What Teens Think About Climate Change


Sanaya Gupta

Since 1880, sea levels have risen eight to nine inches. The climate has also warmed by 0.14℉ every decade since 1880. This may not seem like a lot right now, but a continuous cycle of this will be detrimental. Iconic landmarks such as the Houston Space Center in Texas and Buckingham Palace in the United Kingdom could all end up submerged in water by the year 2100 due to the rising sea levels. This is why it is so important to take action and address climate change. 

Teenagers recognize the issues have begun voicing their concerns. With social media, teens can share their ideas faster than ever leading to more awareness about issues like climate change.

A poll done by The Post and the Kaiser Family Foundation (KFF) reveals that 1in 4 students have participated in some way, whether it be a school walk-out or contacting a public official to raise awareness and show their distaste for what is happening to the planet. 

Inspired by Swedish activist, Greta Thunberg, and her movement, “School Strike for Climate,” students from 125 countries walked out of their schools, urging leaders to listen to them and address the climate crisis in 2019.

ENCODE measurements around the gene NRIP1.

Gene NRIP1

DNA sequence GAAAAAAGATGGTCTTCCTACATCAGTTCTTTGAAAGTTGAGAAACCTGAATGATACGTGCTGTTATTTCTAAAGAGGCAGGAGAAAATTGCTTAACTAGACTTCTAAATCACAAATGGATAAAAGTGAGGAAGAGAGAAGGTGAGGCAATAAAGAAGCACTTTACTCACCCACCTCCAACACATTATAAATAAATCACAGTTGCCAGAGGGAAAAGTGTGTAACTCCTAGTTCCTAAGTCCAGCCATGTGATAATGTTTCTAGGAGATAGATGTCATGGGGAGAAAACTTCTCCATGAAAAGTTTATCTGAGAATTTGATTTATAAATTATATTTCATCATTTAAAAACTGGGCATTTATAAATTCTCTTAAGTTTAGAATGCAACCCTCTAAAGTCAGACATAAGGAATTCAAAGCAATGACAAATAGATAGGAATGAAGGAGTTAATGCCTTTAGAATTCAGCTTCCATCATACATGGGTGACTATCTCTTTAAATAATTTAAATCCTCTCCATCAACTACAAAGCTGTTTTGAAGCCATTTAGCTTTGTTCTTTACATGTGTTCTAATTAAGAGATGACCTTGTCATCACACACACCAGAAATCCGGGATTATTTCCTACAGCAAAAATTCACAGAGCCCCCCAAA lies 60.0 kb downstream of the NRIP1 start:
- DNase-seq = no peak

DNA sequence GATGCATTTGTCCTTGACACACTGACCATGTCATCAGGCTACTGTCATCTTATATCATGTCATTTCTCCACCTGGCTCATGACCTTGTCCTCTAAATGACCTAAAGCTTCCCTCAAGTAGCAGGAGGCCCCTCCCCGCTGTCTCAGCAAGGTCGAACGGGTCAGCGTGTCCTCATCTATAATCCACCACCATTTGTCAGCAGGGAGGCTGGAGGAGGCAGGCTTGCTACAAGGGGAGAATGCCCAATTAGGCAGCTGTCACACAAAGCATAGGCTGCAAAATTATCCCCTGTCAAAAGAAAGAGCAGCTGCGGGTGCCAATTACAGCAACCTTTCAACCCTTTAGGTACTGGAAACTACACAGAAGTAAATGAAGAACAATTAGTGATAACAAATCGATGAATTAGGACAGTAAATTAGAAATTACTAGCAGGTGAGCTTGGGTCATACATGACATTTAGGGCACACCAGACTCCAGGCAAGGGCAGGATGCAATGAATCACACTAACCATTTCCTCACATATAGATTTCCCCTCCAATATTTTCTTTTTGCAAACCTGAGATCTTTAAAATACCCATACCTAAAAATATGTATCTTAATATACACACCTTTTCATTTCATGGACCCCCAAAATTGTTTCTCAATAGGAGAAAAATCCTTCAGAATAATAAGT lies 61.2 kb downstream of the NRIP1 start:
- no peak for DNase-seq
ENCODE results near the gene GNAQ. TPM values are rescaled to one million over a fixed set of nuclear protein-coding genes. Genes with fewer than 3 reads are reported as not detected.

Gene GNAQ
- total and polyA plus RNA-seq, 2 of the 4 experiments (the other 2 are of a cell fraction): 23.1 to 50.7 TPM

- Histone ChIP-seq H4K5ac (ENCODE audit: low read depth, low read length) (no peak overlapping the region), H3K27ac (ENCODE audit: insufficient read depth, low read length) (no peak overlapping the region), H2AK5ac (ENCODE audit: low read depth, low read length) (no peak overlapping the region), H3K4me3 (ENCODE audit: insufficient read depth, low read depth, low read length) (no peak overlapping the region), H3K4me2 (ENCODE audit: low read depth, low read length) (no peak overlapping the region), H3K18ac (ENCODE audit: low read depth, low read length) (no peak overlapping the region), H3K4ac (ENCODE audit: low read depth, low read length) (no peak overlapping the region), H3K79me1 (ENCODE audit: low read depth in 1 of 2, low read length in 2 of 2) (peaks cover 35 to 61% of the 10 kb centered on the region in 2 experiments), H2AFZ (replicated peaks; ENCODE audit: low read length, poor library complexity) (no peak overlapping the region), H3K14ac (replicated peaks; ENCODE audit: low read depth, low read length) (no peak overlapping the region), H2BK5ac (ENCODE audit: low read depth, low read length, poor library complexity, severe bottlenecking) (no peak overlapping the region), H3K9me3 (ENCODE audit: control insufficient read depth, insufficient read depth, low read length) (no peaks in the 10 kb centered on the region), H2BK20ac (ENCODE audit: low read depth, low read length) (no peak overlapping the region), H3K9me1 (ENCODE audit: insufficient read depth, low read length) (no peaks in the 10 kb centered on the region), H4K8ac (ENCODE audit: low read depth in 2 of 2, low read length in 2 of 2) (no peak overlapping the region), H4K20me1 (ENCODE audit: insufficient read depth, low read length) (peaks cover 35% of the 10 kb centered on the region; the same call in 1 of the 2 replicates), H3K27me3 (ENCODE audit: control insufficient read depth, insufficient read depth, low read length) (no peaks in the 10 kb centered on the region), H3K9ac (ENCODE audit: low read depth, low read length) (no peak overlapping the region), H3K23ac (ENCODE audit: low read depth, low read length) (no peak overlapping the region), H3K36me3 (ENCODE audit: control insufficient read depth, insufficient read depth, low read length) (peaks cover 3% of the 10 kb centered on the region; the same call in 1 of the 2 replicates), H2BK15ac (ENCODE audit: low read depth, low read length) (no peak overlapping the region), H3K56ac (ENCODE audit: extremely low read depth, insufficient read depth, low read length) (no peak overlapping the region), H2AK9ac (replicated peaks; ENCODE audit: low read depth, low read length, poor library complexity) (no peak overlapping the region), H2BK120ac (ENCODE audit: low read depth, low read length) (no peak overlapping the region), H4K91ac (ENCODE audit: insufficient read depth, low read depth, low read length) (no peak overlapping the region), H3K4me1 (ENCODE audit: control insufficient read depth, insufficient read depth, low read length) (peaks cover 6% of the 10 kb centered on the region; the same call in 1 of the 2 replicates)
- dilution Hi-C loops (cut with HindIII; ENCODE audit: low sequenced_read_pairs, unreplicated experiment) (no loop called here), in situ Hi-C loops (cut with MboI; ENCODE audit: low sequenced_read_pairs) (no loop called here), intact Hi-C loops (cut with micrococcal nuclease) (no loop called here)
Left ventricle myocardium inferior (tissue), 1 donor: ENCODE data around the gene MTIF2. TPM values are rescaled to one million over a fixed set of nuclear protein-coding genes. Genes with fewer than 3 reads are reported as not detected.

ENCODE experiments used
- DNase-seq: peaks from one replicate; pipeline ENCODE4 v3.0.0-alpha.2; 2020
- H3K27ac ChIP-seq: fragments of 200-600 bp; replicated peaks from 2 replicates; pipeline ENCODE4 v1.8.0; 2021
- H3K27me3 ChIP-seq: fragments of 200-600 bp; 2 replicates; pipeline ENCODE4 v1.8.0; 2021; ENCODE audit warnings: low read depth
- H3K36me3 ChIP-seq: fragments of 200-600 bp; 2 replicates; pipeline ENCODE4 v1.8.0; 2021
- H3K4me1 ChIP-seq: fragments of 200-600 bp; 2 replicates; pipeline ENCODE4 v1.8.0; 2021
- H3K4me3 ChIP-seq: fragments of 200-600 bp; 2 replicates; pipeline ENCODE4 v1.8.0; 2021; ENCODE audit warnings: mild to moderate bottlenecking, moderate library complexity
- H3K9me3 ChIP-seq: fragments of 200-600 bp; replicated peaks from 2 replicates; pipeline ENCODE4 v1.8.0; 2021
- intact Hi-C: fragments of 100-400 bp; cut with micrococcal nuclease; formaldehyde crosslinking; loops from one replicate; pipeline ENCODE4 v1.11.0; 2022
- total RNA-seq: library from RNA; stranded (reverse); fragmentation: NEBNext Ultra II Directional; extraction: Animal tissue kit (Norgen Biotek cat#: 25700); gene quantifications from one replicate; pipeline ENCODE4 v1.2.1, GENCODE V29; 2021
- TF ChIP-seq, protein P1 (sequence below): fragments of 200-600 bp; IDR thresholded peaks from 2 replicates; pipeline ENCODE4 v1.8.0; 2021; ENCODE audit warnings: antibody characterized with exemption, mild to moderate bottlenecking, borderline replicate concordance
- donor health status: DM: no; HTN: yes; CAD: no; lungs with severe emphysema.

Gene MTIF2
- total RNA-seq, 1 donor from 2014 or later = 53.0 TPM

While everyone can make basic efforts, like riding your bike to places rather than driving, to aid in fixing issues with the climate many teens explain how they blame large corporations. Sophomore Anita Duncan explains, “I wish people would realize that what’s doing the most damage to the climate is the big companies.” 

Duncan is correct. In 2017, Tess Riley of The Guardian reported, “Just 100 companies have been the source of more than 70 percentof the world’s greenhouse gas emissions since 1988, according to a new report.” 

The actions have not been slowing down at all. On Sept. 24, 2021, teens gathered all around the world to once again raise awareness about the consequences of climate change. This protest is the largest gathering to address the issue since the start of the COVID-19 pandemic.